Friday, May 24, 2024
Taxi drivers protest outside Cambridge City Hall in August in a section of a photo posted on Twitter by Liza Behrendt. Click on the image to see the original tweet.

Taxi drivers protest outside Cambridge City Hall in August in a section of a photo posted on Twitter by Liza Behrendt. Click on the image to see the original tweet.

The Cambridge Taxi Drivers and Owners Association sued the License Commission in federal court June 30, demanding that the commission enforce its taxi regulations on Uber and Lyft, rather than allowing them to keep operating without significant regulatory burden. The suit was first reported by the Cambridge Chronicle.

The lawsuit comes 18 months after a similar lawsuit filed by the Boston Taxi Owners Association against the City of Boston, and while the state Legislature is looking at options. In the Boston case, federal judge Nathaniel M. Gorton ordered at the end of March that Boston identify what regulations it would adopt, independent of state law changes, and to “show cause” why the court should not order it to apply current regulation to Uber and Lyft and other so-called “transportation network companies.” Boston has until Sept. 30 to comply.

Jenifer Pinkham, the attorney who represents the Boston and Cambridge taxi associations in these cases, said the lawsuit is being filed now because Cambridge has told the drivers it doesn’t feel it needs to abide by Gorton’s ruling in the Boston case, because Cambridge is not a defendant. “The taxi medallion owners got together to bring their own lawsuit,” she said.

Rights violation claimed

The suit asks the court to declare that current regulations are binding on Uber and Lyft, to require Cambridge to enforce them, and to grant damages to the taxi drivers to compensate them for the loss of revenue they have incurred. The suit claims that the city is violating the drivers’ “constitutional rights to just compensation, equal protection and due process” by requiring they buy medallions costing hundreds of thousands of dollars, then enforcing a “vast set of regulations” on taxi drivers but not drivers for Uber or Lyft.

City councillors agreed a year ago that it was important for Uber, Lyft and other companies to be identified as livery services, “because that’s what they are,” in the words of councillor and now mayor E. Denise Simmons, but opted against enforcement of relevant laws. It drew only spoken protests at the time.

Gorton has been assigned the Cambridge case as well, because the two cases are related and cover many of the same issues. Pinkham said she was hopeful he would issue a similar order in the Cambridge case as the Boston case, requiring Cambridge to explain itself or start to enforce its regulations against Uber and Lyft. Pinkham has moved for a preliminary injunction to require it.

Conversation underway

Pinkham also hopes the judge will accept an argument dismissed in the Boston case, but which she has buttressed with additional evidence: that allowing Uber and Lyft to operate is an unconstitutional “taking” of property without compensation, because the city has removed the exclusivity associated with medallion licenses, thus devaluing them.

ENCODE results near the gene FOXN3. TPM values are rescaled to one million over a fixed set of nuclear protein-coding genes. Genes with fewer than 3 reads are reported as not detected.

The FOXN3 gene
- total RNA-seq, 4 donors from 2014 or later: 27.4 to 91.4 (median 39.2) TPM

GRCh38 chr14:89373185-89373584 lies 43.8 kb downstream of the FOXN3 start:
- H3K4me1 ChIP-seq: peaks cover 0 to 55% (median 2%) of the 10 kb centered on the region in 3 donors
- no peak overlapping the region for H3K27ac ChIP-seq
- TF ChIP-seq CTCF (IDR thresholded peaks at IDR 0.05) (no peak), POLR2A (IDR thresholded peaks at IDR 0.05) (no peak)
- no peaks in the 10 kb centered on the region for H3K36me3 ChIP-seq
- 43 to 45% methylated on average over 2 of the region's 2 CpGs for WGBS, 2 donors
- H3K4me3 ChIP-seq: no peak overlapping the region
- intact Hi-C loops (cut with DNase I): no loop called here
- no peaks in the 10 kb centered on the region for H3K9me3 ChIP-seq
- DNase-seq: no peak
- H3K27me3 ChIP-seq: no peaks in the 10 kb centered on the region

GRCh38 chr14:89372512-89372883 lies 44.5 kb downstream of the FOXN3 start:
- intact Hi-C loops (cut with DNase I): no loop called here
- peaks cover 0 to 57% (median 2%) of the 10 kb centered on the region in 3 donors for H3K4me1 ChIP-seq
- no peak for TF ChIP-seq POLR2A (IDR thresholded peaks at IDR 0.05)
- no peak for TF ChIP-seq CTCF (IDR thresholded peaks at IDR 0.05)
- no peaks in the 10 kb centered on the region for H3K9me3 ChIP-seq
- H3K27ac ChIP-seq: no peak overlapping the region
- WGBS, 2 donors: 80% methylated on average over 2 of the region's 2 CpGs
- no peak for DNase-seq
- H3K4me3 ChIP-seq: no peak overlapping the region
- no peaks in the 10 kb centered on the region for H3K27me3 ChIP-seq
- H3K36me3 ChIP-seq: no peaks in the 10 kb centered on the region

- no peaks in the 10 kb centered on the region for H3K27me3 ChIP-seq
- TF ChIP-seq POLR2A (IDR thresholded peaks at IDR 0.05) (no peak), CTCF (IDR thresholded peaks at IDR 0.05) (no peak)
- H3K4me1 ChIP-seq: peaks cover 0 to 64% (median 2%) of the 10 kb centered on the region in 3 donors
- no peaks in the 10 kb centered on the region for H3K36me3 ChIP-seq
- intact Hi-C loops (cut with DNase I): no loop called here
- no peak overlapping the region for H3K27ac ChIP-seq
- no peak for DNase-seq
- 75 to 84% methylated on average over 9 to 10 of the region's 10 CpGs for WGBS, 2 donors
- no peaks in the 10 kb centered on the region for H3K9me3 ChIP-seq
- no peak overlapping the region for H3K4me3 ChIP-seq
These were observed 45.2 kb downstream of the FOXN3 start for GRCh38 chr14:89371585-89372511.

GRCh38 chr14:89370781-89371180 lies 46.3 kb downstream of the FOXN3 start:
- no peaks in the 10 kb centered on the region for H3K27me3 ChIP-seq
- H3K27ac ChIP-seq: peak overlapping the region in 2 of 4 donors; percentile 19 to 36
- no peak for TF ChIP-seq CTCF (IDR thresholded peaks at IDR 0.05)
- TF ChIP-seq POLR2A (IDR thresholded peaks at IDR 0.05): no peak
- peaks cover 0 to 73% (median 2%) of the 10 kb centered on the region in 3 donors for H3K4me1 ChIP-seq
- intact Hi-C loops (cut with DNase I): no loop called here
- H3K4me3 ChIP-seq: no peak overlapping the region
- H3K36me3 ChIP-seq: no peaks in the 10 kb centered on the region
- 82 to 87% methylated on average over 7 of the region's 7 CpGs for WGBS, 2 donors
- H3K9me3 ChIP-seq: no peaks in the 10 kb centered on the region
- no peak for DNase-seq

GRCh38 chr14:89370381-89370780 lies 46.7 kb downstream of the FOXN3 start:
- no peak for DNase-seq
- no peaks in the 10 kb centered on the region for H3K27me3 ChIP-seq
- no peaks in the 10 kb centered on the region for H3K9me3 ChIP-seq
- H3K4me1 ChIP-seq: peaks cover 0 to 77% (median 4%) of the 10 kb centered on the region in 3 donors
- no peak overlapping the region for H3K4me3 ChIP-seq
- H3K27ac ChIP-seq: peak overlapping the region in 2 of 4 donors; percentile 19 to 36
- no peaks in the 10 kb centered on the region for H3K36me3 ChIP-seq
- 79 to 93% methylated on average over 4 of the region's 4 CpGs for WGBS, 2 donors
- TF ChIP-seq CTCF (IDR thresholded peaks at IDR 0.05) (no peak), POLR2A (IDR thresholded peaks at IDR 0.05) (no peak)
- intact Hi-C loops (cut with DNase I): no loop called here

Cambridge Director of Communications Lee Gianetti said in a statement Tuesday that the city “has just been made aware of the filing of this lawsuit and our city solicitor will review it and prepare our response. We regret the taxi industry felt it had to take this course, especially after the conversations we have had with the taxi industry regarding this matter and our commitment to diligently work to make regulatory changes so that all transportation services are treated fairly.

“In addition, even though the city is aware that the state Legislature is considering the development of uniform regulations statewide, the city’s License Commission has decided not to wait until that process is complete and has already drafted internal changes in order to create uniform regulations. These changes are being reviewed by our legal team to ensure compliance with current state and local laws. The License Commission is committed to doing everything in its power to ensure that regulation of all such services will be done in an equitable manner and to ensure the public safety of all residents of and visitors to Cambridge,” Gianetti said.

No city action

The status of Cambridge’s efforts to change its regulations is not clear. Last summer, the City Council passed a trio of policy orders and policy order resolutions, including one asking the city manager to think about a moratorium on taxi fees in the interim, but also to defer to the state’s legislative process. The moratorium never made it onto the city manager’s Awaiting Report list, but presumably was allowed to expire in December at the end of the legislative term without action.

In October, the council passed an order asking the manager and police commissioner to confer about enforcing the hackney ordinance. It did expire in December, without action.

The License Commission has been trying to figure out a process to amend its liquor regulations since April – another area in which businesses buying expensive licenses are seeing values plummet as alternatives are introduced – and finding confusion among local businesses about the intent and effect of the new regulations, as well as uncertainty about whether they require approval of the City Council or merely passage by the three-member License Commission itself.